I hope it’s obvious that I don’t claim to be an expert on homelessness. I certainly don’t believe a few hours on this trip on a Tuesday night will make all the difference in the lives of these men. I thought it was an important experience to share, though, because we’re all human. We all struggle and we all need connection. And I look forward to connecting with these guys again.

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There and Back Again *

* I have been informed that this title has already been taken.

We’ve been in Chile a little while. Got a place to live. Kids have started school. I even managed to find a proctor and took my first MPH exam outside the U.S. earlier today.

Now that we’re settled, what’s the logical next thing to do? Leave the country.

One of my friends from the U.S. was planning a trip to Argentina, and we figured it would be great fun to drive across the Andes and meet him in Mendoza. So we started planning our getaway. Hotel reservation? Check. Winery tours and vineyard lunches set up? Absolutely. Duh. Obligatory Mercosur additional car insurance? Yeeeeesss. Payment of reciprocity fees to cross the border into Argentina? What do you take me for, a rookie? Document that says the car we bought does, in fact, belong to us?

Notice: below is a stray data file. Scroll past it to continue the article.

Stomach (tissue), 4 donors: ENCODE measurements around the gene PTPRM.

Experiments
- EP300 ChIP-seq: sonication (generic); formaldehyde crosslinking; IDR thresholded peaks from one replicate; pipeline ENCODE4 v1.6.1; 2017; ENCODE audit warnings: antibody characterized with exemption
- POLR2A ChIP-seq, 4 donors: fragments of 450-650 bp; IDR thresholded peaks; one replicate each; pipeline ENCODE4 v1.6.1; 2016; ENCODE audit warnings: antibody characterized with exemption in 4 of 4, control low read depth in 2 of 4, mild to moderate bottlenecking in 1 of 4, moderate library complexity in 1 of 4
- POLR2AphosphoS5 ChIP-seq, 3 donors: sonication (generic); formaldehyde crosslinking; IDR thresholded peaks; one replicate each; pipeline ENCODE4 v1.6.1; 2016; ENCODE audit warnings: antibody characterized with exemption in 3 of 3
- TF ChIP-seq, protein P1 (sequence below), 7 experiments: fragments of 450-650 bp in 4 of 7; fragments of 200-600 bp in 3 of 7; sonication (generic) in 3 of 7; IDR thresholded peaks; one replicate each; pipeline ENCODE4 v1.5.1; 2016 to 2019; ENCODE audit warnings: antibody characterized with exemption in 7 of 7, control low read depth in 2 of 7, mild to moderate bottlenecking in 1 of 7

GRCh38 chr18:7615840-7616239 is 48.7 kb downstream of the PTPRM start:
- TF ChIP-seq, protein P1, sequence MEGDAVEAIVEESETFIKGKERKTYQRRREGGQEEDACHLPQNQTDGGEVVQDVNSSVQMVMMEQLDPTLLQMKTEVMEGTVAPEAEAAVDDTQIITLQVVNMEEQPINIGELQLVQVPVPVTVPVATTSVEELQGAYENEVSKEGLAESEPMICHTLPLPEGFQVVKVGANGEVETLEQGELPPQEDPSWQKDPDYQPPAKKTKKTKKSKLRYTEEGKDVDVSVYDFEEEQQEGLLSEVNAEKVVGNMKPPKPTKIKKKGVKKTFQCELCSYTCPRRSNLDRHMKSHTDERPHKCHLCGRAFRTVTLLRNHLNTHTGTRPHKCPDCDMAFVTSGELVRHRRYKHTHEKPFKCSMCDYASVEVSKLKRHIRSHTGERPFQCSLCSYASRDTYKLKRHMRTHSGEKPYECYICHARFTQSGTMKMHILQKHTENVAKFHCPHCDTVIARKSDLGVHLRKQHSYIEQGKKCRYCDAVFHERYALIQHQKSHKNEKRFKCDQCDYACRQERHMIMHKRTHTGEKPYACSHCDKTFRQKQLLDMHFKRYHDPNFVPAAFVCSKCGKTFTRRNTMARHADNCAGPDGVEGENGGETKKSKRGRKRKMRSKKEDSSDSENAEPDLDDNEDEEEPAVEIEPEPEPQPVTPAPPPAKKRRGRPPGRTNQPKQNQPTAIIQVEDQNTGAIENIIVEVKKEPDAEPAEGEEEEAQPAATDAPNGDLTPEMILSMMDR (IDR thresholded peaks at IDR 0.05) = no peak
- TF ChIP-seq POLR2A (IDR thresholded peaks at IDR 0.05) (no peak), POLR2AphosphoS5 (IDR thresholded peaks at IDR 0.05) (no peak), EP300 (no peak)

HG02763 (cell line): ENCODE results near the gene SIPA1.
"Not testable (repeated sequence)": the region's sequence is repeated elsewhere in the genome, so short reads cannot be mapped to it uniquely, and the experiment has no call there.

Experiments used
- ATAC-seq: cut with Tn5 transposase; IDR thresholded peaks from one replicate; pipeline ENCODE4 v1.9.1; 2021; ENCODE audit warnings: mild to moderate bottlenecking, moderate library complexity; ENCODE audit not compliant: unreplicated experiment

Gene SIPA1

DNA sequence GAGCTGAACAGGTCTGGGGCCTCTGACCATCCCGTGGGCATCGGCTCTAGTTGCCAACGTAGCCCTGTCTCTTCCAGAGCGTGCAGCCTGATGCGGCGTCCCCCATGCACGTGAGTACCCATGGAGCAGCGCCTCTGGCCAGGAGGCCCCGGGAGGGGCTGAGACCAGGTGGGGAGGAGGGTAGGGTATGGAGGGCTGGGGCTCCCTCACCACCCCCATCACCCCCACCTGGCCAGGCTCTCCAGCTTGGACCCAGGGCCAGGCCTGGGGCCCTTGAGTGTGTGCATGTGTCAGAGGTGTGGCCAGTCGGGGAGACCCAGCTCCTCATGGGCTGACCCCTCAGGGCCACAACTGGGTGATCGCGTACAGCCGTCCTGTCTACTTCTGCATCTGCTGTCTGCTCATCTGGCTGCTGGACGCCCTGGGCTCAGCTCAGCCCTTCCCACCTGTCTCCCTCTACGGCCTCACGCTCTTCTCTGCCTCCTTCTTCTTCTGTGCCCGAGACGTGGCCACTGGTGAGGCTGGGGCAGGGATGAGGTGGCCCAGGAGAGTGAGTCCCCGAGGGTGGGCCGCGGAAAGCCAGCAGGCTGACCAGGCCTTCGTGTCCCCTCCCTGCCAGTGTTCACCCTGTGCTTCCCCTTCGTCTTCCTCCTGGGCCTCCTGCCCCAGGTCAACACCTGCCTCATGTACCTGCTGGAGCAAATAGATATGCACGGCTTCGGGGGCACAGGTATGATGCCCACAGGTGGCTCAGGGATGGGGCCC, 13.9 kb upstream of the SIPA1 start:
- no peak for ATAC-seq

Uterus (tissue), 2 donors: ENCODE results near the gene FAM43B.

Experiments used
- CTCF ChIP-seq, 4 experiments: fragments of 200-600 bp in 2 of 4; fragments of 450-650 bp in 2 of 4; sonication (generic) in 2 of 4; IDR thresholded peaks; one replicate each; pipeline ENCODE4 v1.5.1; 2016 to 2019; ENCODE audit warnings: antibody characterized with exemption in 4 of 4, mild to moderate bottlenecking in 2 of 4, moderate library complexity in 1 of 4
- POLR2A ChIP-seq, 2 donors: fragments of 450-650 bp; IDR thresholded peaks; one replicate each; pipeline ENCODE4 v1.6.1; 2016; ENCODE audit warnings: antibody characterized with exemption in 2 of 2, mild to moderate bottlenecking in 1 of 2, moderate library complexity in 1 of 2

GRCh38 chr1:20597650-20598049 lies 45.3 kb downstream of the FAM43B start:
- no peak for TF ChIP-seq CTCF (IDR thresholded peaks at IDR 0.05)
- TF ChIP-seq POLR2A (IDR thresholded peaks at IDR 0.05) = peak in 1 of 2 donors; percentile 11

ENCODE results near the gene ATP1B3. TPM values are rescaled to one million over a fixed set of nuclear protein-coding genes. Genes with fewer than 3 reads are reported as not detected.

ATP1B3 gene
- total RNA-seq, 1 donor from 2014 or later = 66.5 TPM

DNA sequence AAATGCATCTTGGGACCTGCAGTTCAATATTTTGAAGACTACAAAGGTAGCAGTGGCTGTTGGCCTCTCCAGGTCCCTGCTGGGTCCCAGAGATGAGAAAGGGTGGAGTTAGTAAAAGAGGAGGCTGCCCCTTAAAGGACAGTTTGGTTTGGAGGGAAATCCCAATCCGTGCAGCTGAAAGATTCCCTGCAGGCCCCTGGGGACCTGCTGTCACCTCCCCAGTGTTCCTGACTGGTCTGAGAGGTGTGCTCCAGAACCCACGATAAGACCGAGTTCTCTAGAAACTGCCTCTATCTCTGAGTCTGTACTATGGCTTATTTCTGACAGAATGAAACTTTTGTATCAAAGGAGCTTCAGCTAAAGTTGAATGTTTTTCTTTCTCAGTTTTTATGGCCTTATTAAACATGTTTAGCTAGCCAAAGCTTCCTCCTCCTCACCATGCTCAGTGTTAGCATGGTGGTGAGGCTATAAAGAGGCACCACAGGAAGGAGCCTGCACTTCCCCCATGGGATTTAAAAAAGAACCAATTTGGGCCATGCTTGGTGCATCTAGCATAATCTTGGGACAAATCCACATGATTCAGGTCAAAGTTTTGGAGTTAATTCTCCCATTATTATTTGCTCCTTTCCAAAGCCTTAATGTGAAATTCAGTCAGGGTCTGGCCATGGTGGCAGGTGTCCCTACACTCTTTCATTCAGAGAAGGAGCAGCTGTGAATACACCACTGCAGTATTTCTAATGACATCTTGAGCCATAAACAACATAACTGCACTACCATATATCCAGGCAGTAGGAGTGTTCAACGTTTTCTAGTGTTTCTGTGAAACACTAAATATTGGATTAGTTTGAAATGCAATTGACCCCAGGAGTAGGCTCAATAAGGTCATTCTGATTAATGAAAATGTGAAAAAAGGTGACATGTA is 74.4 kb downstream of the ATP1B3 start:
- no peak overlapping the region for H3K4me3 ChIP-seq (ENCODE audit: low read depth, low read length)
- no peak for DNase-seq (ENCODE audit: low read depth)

We realized four days before departure that we still didn’t have the car title. Long story, but the notary who did the transfer didn’t exactly finish the job with the Registro Civil, so technically, as far as the Chilean government is concerned, that car still belongs to someone else. And once we brought it to her attention, it takes about two weeks to fix.

Cars waiting to cross the border back into Chile from Argentina, Paso Los Libertadores

Chilean side of the border crossing

I actually called the central office of the Chilean customs agency and even the border crossing itself to see if there wasn’t some way we could drive across with the paper that said we bought it and the ownership is “in tramites” (being taken care of) … pretty bold, if I say so myself, but no dice. There was no way they were going to let us drive our own car out of this country. (If you’re interested in the requirements to drive a car across the border, go to the web site of the customs service, Aduanas. This page is in Spanish.)